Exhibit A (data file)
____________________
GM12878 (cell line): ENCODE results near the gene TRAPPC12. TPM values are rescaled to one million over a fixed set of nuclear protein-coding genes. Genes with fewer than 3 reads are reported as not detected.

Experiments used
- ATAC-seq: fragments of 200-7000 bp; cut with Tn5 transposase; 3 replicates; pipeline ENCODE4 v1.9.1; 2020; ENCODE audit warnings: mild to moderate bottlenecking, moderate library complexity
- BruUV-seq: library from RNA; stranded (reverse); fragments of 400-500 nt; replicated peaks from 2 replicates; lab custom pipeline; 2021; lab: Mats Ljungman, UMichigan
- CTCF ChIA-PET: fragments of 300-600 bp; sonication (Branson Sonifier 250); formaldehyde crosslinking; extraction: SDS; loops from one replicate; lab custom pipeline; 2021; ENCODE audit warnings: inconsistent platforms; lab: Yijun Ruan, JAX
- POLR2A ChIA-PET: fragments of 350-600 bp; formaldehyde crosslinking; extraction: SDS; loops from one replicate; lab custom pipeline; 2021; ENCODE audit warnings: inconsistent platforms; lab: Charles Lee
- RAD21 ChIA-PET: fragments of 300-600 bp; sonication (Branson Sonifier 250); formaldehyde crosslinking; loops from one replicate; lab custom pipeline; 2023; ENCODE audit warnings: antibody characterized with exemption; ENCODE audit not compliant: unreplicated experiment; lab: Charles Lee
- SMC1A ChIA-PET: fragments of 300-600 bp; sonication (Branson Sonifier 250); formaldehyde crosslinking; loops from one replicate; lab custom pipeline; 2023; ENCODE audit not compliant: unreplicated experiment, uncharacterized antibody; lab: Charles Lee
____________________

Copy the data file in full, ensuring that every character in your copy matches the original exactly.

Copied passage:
GM12878 (cell line): ENCODE results near the gene TRAPPC12. TPM values are rescaled to one million over a fixed set of nuclear protein-coding genes. Genes with fewer than 3 reads are reported as not detected.

Experiments used
- ATAC-seq: fragments of 200-7000 bp; cut with Tn5 transposase; 3 replicates; pipeline ENCODE4 v1.9.1; 2020; ENCODE audit warnings: mild to moderate bottlenecking, moderate library complexity
- BruUV-seq: library from RNA; stranded (reverse); fragments of 400-500 nt; replicated peaks from 2 replicates; lab custom pipeline; 2021; lab: Mats Ljungman, UMichigan
- CTCF ChIA-PET: fragments of 300-600 bp; sonication (Branson Sonifier 250); formaldehyde crosslinking; extraction: SDS; loops from one replicate; lab custom pipeline; 2021; ENCODE audit warnings: inconsistent platforms; lab: Yijun Ruan, JAX
- POLR2A ChIA-PET: fragments of 350-600 bp; formaldehyde crosslinking; extraction: SDS; loops from one replicate; lab custom pipeline; 2021; ENCODE audit warnings: inconsistent platforms; lab: Charles Lee
- RAD21 ChIA-PET: fragments of 300-600 bp; sonication (Branson Sonifier 250); formaldehyde crosslinking; loops from one replicate; lab custom pipeline; 2023; ENCODE audit warnings: antibody characterized with exemption; ENCODE audit not compliant: unreplicated experiment; lab: Charles Lee
- SMC1A ChIA-PET: fragments of 300-600 bp; sonication (Branson Sonifier 250); formaldehyde crosslinking; loops from one replicate; lab custom pipeline; 2023; ENCODE audit not compliant: unreplicated experiment, uncharacterized antibody; lab: Charles Lee